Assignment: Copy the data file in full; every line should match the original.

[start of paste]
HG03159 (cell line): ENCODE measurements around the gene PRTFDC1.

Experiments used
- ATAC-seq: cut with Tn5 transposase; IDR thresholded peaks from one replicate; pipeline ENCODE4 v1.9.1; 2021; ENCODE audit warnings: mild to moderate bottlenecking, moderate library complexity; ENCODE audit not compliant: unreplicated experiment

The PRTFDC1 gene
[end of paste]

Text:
HG03159 (cell line): ENCODE measurements around the gene PRTFDC1.

Experiments used
- ATAC-seq: cut with Tn5 transposase; IDR thresholded peaks from one replicate; pipeline ENCODE4 v1.9.1; 2021; ENCODE audit warnings: mild to moderate bottlenecking, moderate library complexity; ENCODE audit not compliant: unreplicated experiment

The PRTFDC1 gene